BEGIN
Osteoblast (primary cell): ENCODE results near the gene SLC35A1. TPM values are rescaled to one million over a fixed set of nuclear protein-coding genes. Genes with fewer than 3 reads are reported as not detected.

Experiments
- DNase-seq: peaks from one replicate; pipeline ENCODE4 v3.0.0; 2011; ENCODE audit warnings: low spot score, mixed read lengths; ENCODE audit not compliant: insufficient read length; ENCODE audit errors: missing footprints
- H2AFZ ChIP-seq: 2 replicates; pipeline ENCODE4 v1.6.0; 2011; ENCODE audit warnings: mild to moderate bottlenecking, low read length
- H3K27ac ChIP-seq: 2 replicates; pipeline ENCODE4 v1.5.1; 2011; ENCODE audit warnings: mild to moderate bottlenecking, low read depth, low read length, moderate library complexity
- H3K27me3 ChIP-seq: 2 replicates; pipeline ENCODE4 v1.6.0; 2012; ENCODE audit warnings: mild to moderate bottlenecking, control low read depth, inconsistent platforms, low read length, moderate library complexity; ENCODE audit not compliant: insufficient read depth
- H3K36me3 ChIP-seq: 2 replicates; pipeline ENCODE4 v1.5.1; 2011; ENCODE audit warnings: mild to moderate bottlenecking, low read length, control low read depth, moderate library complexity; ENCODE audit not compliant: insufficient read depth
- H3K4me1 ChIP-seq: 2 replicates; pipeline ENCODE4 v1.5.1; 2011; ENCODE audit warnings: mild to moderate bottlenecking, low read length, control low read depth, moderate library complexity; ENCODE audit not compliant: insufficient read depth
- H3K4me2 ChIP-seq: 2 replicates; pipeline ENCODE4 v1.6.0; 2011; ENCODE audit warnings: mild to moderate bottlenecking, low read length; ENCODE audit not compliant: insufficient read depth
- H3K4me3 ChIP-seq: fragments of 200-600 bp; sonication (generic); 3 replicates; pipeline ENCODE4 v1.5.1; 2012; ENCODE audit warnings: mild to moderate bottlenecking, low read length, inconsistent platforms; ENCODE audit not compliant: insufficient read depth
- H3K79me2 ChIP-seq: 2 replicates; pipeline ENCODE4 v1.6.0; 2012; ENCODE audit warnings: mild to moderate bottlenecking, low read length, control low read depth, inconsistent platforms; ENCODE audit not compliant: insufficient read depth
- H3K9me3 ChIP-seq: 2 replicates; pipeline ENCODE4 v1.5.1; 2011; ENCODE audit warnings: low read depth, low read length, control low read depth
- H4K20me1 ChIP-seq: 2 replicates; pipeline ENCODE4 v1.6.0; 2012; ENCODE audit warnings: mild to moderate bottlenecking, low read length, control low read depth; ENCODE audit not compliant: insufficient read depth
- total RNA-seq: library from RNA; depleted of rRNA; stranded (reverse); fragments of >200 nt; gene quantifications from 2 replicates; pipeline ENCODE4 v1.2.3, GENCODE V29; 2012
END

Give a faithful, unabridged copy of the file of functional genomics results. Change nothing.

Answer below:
Osteoblast (primary cell): ENCODE results near the gene SLC35A1. TPM values are rescaled to one million over a fixed set of nuclear protein-coding genes. Genes with fewer than 3 reads are reported as not detected.

Experiments
- DNase-seq: peaks from one replicate; pipeline ENCODE4 v3.0.0; 2011; ENCODE audit warnings: low spot score, mixed read lengths; ENCODE audit not compliant: insufficient read length; ENCODE audit errors: missing footprints
- H2AFZ ChIP-seq: 2 replicates; pipeline ENCODE4 v1.6.0; 2011; ENCODE audit warnings: mild to moderate bottlenecking, low read length
- H3K27ac ChIP-seq: 2 replicates; pipeline ENCODE4 v1.5.1; 2011; ENCODE audit warnings: mild to moderate bottlenecking, low read depth, low read length, moderate library complexity
- H3K27me3 ChIP-seq: 2 replicates; pipeline ENCODE4 v1.6.0; 2012; ENCODE audit warnings: mild to moderate bottlenecking, control low read depth, inconsistent platforms, low read length, moderate library complexity; ENCODE audit not compliant: insufficient read depth
- H3K36me3 ChIP-seq: 2 replicates; pipeline ENCODE4 v1.5.1; 2011; ENCODE audit warnings: mild to moderate bottlenecking, low read length, control low read depth, moderate library complexity; ENCODE audit not compliant: insufficient read depth
- H3K4me1 ChIP-seq: 2 replicates; pipeline ENCODE4 v1.5.1; 2011; ENCODE audit warnings: mild to moderate bottlenecking, low read length, control low read depth, moderate library complexity; ENCODE audit not compliant: insufficient read depth
- H3K4me2 ChIP-seq: 2 replicates; pipeline ENCODE4 v1.6.0; 2011; ENCODE audit warnings: mild to moderate bottlenecking, low read length; ENCODE audit not compliant: insufficient read depth
- H3K4me3 ChIP-seq: fragments of 200-600 bp; sonication (generic); 3 replicates; pipeline ENCODE4 v1.5.1; 2012; ENCODE audit warnings: mild to moderate bottlenecking, low read length, inconsistent platforms; ENCODE audit not compliant: insufficient read depth
- H3K79me2 ChIP-seq: 2 replicates; pipeline ENCODE4 v1.6.0; 2012; ENCODE audit warnings: mild to moderate bottlenecking, low read length, control low read depth, inconsistent platforms; ENCODE audit not compliant: insufficient read depth
- H3K9me3 ChIP-seq: 2 replicates; pipeline ENCODE4 v1.5.1; 2011; ENCODE audit warnings: low read depth, low read length, control low read depth
- H4K20me1 ChIP-seq: 2 replicates; pipeline ENCODE4 v1.6.0; 2012; ENCODE audit warnings: mild to moderate bottlenecking, low read length, control low read depth; ENCODE audit not compliant: insufficient read depth
- total RNA-seq: library from RNA; depleted of rRNA; stranded (reverse); fragments of >200 nt; gene quantifications from 2 replicates; pipeline ENCODE4 v1.2.3, GENCODE V29; 2012